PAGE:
A. The Dodd-Frank Financial Reform Act.
Now that this bill has passed we can see what is in it as well. And, one of its provisions is a bit a bit puzzling, given the stated purpose of the bill.
Under the new law, public companies using any of the four minerals from [parts of the Democratic Republic of Congo or neighboring countries] must report what steps they have taken to verify the minerals weren’t taxed or controlled by rebel groups.
Tin, tantalum and gold are used in many electronic devices including computers and televisions, and tungsten is used in ball point pens and drill bits.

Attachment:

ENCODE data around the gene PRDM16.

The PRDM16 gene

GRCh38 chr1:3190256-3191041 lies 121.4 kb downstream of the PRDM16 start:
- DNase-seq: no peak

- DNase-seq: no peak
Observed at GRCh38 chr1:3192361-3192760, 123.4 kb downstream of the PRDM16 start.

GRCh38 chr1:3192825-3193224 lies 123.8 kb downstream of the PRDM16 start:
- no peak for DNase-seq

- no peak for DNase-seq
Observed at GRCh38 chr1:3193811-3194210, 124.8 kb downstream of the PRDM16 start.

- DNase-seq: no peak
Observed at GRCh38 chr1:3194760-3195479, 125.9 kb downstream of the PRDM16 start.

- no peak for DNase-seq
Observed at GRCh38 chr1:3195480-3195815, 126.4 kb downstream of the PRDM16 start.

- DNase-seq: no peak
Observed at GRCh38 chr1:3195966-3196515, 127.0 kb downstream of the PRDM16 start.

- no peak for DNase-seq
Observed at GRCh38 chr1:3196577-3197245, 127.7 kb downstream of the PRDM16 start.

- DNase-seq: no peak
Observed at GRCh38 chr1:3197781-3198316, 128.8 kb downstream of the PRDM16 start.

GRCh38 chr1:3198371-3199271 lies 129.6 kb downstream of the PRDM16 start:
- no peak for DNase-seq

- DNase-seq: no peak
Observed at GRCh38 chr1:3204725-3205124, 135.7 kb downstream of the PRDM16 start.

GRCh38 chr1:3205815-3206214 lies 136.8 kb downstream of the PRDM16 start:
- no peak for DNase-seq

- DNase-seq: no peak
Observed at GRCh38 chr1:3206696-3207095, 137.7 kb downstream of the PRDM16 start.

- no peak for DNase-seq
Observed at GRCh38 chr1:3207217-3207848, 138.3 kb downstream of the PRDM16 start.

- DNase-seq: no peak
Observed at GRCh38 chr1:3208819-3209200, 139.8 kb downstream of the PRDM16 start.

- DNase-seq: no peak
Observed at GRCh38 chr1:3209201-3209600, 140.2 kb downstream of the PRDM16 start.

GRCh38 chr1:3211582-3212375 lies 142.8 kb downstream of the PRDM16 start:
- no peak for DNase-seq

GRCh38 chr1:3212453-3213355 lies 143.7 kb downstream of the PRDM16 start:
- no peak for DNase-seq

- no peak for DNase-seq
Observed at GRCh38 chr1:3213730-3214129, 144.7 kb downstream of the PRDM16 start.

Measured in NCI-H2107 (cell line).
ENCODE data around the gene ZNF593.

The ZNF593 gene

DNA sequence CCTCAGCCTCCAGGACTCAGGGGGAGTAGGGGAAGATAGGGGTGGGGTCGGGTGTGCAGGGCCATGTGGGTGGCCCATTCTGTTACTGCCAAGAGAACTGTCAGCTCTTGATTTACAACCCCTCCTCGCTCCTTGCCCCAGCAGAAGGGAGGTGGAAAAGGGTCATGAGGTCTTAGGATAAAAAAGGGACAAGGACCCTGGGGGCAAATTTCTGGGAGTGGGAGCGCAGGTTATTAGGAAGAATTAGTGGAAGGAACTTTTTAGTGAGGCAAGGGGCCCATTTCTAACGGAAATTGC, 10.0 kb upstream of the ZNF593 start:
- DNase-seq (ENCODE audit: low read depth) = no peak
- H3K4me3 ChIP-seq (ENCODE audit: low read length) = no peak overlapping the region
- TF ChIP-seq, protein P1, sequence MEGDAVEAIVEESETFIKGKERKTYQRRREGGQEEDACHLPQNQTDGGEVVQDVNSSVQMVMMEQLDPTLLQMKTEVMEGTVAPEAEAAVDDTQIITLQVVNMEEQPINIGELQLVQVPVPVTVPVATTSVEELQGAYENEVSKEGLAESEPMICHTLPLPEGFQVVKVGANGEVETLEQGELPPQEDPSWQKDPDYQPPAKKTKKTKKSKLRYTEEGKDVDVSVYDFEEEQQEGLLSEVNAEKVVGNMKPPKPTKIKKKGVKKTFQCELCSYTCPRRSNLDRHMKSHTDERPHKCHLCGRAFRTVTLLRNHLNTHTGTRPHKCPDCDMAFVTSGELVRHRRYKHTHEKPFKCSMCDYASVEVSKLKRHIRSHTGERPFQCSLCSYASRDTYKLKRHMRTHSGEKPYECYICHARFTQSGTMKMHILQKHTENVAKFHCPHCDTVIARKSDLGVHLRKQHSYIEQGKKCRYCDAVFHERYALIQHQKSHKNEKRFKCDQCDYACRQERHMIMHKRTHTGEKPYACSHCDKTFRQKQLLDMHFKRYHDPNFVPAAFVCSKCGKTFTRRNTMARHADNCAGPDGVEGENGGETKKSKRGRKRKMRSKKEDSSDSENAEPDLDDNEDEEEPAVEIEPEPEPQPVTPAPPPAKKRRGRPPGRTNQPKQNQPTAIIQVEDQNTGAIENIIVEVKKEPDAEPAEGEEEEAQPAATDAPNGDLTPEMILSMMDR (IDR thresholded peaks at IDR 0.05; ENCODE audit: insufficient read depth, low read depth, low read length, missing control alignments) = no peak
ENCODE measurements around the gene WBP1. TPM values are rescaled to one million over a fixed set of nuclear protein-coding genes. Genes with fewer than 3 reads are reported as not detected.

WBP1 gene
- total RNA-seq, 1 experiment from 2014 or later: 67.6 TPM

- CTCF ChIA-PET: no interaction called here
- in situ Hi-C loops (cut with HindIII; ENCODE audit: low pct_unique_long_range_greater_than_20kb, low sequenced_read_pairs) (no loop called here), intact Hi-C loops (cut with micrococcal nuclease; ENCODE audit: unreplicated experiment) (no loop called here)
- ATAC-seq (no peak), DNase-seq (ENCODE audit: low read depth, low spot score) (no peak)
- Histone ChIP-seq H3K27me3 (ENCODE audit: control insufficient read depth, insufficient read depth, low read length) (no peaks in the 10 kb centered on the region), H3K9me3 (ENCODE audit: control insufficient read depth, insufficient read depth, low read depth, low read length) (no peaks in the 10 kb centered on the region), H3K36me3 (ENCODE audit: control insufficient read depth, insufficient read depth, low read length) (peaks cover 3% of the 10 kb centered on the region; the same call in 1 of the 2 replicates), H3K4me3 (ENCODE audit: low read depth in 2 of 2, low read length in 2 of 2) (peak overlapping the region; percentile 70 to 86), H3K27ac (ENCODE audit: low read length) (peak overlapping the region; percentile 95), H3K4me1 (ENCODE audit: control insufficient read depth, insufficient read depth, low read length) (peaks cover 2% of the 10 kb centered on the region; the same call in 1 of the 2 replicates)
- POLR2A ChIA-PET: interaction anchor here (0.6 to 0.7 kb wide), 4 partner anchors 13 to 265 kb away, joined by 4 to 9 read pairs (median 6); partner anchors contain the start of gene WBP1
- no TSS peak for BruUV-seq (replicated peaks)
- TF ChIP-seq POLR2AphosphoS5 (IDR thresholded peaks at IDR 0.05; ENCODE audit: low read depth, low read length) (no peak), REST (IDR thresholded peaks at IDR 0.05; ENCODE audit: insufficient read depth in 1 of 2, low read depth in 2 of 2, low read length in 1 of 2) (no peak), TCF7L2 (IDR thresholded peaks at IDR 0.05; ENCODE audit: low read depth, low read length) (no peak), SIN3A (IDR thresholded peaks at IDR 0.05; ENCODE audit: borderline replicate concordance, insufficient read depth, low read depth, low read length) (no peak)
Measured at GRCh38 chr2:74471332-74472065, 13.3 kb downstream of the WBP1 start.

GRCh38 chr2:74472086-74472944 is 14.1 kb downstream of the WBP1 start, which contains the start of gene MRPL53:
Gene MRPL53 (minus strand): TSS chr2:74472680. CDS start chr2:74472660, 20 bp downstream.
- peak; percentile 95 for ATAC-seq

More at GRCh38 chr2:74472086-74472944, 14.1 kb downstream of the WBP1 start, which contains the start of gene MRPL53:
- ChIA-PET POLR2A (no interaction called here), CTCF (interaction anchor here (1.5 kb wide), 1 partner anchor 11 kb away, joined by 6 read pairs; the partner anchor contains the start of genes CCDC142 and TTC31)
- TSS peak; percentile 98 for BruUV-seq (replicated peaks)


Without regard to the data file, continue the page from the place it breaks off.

Aside from the fact that the part of Africa where these minerals are mined changes hands from rebels to legitimate government almost on an hourly basis, there is an even bigger problem with compliance. Many of our electronic devices are manufactured in China. Can HP or Motorola, for example, ask China to verify the source of the minerals in their products made in China? And, if they can, does anyone expect that China will actually track this data?
There are two other points to know. Companies must report their compliance efforts beginning in 2012, but, their report must contain what efforts they made in their 2011 fiscal year. And, companies must report this information to the Securities and Exchange Commission. Huh, the SEC?
Although is is certainly laudable that our government is trying to stop the violence in this part of the world, what this provision is doing in the Dodd-Frank Financial Reform Act, will, no doubt, forever remain a mystery.